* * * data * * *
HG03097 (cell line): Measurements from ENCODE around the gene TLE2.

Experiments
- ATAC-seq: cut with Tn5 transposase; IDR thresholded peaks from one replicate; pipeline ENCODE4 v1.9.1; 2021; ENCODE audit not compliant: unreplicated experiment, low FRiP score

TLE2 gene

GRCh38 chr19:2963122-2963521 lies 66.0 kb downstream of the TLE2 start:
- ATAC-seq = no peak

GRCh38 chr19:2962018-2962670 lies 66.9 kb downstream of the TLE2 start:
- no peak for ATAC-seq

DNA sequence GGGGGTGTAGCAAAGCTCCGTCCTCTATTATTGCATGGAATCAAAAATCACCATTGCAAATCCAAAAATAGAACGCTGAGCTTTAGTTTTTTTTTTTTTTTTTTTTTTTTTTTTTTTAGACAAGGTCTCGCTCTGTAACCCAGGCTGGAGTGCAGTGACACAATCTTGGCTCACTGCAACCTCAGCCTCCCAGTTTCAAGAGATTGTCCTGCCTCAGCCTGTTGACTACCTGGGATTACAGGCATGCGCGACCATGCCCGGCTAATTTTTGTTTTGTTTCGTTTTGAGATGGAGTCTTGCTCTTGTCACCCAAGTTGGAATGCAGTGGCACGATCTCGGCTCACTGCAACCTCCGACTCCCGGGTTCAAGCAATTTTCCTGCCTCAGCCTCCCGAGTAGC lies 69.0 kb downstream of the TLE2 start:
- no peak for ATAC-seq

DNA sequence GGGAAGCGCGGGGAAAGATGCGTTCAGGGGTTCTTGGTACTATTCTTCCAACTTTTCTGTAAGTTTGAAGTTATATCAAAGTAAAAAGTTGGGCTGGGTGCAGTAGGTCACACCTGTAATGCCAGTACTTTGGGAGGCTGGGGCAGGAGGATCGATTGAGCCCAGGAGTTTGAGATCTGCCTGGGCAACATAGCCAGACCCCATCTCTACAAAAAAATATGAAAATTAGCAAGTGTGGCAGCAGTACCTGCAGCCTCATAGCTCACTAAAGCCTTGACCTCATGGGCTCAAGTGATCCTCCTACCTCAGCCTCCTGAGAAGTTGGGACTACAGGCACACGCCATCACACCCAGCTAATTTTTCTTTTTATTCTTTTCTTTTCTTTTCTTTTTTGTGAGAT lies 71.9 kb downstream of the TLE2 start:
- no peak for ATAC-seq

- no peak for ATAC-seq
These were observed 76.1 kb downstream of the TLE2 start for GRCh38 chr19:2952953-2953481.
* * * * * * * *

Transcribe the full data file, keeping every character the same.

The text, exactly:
HG03097 (cell line): Measurements from ENCODE around the gene TLE2.

Experiments
- ATAC-seq: cut with Tn5 transposase; IDR thresholded peaks from one replicate; pipeline ENCODE4 v1.9.1; 2021; ENCODE audit not compliant: unreplicated experiment, low FRiP score

TLE2 gene

GRCh38 chr19:2963122-2963521 lies 66.0 kb downstream of the TLE2 start:
- ATAC-seq = no peak

GRCh38 chr19:2962018-2962670 lies 66.9 kb downstream of the TLE2 start:
- no peak for ATAC-seq

DNA sequence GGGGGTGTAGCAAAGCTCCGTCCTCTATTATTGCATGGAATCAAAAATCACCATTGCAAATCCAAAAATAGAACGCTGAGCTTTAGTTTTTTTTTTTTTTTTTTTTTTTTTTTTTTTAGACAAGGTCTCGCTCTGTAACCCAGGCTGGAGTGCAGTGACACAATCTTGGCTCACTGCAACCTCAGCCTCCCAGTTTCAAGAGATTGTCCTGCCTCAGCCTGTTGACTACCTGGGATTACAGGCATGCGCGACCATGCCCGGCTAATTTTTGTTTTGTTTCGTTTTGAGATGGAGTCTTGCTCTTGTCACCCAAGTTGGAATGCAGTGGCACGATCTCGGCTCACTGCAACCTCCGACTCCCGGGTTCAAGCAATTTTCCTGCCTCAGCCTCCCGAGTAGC lies 69.0 kb downstream of the TLE2 start:
- no peak for ATAC-seq

DNA sequence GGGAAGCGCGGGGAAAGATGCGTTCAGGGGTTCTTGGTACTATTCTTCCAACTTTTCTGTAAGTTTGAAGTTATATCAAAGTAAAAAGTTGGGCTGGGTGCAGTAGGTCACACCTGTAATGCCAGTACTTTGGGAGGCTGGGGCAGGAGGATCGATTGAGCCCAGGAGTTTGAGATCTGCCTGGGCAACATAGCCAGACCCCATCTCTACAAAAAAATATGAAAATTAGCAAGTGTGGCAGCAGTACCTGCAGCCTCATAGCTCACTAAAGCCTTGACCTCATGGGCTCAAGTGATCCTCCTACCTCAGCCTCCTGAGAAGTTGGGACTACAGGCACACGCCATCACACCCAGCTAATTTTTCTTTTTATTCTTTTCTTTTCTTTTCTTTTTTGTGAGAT lies 71.9 kb downstream of the TLE2 start:
- no peak for ATAC-seq

- no peak for ATAC-seq
These were observed 76.1 kb downstream of the TLE2 start for GRCh38 chr19:2952953-2953481.